[amazon_image id=”1907994165″ link=”true” target=”_blank” size=”medium” ]Why Fight Poverty?: And Why it is So Hard (Perspectives)[/amazon_image]

I think she’s right to draw our attention to the emotional baggage we bring to the subject, and the barriers to tackling poverty created by our unacknowledged fear. I do recommend reading .

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More bankers needed?

“Half the world is unbanked,” is the title of an early chapter of a new book, , edited by Robert Cull and others. Counterintuitive as it seems, for those of us living in countries with too much banking, too little banking is a big problem. For a long time the best, indeed one of the only, books on the issue of financial services for the truly poor has been  edited by Daryl Collins and others (see also the terrific Portfolios of the Poor website for additional material).

[amazon_image id=”026201842X” link=”true” target=”_blank” size=”medium” ]Banking the World: Empirical Foundations of Financial Inclusion[/amazon_image]

Collins has a chapter in this new book, on measuring what financial services poor people use. It starts with an example about how important basic financial services can be in helping people earn more – a study of fertilizer use in western Kenya, where the biggest barrier to using fertilizer is timing savings in order to have enough money available to buy the fertilizer at the right time. I think access to secure means of savings is fundamental – far more important than microcredit, which has been so much the focus of research and policy debate so far.

Although I’ve not yet read all the chapters in this book, it collects together a number of empirical studies piecing together the evidence that will be needed to help develop inclusive financial services. It includes a number of intriguing ones – such as using biometrics for identification and security purposes. This is interesting because – although the chapter doesn’t address this issue – global anti-money laundering and ‘know your customer’ regulations – are wholly paper-based, which excludes people with no fixed address, no bills addressed to them, few formal documents at all, and no access to photocopiers. It is worth asking whether alternative approaches ID schemes could offer adequate security to serve the real purposes of such regulations. (I think the digital money guru Dave Birch has written about this although I can’t track down the link at present.)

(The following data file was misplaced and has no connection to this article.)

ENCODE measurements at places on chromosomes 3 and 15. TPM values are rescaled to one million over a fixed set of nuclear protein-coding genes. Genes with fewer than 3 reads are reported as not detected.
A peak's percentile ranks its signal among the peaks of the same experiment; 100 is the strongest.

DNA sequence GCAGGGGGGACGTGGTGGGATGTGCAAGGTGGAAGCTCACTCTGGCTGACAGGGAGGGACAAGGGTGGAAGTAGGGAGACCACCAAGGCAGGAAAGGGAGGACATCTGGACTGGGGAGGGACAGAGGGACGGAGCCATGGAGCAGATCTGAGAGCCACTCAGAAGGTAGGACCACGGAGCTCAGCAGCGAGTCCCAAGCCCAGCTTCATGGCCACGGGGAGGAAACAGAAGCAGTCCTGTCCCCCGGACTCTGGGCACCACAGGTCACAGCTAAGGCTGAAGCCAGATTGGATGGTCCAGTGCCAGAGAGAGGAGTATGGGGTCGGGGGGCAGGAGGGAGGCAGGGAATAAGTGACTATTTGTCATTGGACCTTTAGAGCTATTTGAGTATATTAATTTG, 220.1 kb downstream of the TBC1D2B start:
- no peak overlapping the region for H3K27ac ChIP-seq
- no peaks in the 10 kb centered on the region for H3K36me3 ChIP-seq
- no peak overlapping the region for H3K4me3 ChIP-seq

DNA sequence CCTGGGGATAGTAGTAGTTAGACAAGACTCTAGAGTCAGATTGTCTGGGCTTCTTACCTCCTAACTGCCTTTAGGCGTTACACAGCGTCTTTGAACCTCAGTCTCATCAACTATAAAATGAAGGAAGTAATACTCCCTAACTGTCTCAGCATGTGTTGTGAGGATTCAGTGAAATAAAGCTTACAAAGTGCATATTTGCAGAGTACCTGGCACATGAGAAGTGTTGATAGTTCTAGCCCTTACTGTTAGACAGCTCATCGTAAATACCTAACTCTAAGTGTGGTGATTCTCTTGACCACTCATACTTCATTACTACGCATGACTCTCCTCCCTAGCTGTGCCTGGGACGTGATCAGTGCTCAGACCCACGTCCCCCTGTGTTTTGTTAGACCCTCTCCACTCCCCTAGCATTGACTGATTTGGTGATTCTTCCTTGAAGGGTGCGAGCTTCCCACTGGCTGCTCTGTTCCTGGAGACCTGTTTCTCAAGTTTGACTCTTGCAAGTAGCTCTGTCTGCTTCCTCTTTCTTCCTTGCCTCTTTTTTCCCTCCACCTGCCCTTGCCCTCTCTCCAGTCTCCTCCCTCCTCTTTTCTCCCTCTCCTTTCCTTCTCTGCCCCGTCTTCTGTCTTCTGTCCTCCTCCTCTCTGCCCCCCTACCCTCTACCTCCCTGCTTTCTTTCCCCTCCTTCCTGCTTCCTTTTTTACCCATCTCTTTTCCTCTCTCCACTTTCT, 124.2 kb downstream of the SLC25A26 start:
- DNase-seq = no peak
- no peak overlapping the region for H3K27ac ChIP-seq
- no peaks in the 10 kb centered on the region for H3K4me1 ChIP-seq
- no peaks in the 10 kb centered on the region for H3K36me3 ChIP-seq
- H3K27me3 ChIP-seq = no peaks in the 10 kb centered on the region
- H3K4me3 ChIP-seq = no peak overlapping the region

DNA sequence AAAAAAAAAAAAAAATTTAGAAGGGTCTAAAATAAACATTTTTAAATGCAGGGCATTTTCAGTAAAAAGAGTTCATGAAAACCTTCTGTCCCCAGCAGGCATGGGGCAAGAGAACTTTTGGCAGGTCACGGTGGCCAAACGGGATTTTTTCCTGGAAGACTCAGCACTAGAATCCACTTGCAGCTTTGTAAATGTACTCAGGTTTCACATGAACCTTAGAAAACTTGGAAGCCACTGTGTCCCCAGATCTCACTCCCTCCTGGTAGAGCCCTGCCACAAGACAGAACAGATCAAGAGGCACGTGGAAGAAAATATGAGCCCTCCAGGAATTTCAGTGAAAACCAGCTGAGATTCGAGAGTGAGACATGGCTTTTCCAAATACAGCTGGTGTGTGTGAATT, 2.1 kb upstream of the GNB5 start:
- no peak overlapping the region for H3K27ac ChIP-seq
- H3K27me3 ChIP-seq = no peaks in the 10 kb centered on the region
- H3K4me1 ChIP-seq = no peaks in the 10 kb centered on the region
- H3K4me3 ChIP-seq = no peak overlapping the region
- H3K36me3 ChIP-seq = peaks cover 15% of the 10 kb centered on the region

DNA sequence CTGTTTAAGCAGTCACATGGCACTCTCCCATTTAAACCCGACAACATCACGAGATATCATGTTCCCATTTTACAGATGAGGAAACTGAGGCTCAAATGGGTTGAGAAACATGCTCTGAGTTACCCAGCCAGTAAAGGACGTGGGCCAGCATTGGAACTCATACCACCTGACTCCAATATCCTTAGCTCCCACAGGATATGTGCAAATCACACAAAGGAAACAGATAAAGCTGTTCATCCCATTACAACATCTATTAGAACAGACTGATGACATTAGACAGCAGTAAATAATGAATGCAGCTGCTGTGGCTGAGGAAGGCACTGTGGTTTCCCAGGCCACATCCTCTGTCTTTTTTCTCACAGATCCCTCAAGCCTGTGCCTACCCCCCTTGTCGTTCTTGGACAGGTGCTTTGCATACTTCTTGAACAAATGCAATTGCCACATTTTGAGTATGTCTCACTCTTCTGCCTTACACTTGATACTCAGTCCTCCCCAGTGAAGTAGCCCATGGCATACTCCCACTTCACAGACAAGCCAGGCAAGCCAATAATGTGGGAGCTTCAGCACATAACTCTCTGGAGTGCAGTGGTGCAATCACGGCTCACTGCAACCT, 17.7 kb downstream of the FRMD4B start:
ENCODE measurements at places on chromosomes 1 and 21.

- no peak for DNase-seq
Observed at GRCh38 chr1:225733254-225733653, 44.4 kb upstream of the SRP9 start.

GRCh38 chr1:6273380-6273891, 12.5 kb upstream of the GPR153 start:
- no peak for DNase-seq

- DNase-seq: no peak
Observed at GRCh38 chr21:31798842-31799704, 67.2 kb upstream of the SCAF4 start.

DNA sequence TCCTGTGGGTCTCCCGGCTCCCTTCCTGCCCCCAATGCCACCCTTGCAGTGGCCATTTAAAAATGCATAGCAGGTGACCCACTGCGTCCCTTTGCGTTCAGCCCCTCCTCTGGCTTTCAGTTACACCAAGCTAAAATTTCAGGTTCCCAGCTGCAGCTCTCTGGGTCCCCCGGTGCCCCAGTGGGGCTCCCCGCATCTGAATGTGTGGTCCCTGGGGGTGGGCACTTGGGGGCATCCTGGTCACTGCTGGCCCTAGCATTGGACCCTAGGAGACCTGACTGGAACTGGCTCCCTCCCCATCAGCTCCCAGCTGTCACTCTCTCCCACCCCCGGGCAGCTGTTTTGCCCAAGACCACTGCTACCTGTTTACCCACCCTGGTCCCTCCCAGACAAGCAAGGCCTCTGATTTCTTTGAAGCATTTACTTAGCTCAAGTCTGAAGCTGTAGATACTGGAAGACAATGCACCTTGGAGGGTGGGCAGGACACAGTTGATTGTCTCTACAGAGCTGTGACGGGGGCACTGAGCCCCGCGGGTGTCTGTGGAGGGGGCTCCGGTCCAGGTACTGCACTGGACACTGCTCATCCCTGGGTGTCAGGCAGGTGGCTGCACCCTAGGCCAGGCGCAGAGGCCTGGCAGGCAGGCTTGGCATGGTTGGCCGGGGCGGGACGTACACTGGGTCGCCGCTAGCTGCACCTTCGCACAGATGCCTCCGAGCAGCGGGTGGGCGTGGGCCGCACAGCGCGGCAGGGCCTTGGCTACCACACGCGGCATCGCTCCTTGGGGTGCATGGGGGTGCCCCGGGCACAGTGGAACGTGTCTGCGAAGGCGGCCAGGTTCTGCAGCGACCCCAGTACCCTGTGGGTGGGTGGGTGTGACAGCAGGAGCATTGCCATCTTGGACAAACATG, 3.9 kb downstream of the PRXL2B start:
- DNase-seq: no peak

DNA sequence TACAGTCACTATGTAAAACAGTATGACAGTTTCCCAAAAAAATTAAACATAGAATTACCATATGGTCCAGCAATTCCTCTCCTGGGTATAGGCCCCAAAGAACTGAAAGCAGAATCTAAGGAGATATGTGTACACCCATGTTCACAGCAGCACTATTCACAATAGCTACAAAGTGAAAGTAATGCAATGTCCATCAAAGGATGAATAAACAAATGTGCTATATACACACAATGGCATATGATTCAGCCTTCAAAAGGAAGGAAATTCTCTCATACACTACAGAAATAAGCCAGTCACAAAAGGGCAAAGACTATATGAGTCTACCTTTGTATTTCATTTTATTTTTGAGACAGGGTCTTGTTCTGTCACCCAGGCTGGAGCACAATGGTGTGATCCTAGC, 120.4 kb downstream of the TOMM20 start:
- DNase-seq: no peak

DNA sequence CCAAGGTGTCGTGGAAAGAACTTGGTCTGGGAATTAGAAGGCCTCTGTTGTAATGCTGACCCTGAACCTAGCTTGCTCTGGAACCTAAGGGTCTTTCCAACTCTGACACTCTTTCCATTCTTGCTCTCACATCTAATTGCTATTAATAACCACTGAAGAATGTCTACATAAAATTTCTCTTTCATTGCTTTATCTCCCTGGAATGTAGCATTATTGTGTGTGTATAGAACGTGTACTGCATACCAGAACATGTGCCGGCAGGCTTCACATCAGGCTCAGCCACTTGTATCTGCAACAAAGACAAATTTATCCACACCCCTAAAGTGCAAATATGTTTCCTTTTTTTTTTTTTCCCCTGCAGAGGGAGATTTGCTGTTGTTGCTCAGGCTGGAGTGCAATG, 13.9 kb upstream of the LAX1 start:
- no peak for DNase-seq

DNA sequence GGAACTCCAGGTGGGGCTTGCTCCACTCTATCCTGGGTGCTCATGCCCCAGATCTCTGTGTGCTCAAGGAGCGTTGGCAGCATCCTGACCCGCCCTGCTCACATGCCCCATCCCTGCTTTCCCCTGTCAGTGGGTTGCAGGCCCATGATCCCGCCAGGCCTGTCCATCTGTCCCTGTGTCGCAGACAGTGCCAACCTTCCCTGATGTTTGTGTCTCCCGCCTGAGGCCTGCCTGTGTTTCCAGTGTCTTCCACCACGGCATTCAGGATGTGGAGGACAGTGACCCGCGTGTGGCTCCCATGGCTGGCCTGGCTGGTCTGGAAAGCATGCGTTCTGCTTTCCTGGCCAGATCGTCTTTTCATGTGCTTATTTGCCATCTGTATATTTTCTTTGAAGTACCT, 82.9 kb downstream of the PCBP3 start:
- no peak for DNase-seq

I also like it that the book has a section called ‘Cautionary Tales’, included as a warning against ‘silver bullet’ thinking (“All we need to do is X and we will end poverty”). Not all financial services boost growth or encourage entrepreneurship, and some can be harmful. The examples here are the disappointing effect of remittance flows into Vietnam and the damage done by easy access to mortgages in some of the lower income Eastern European economies.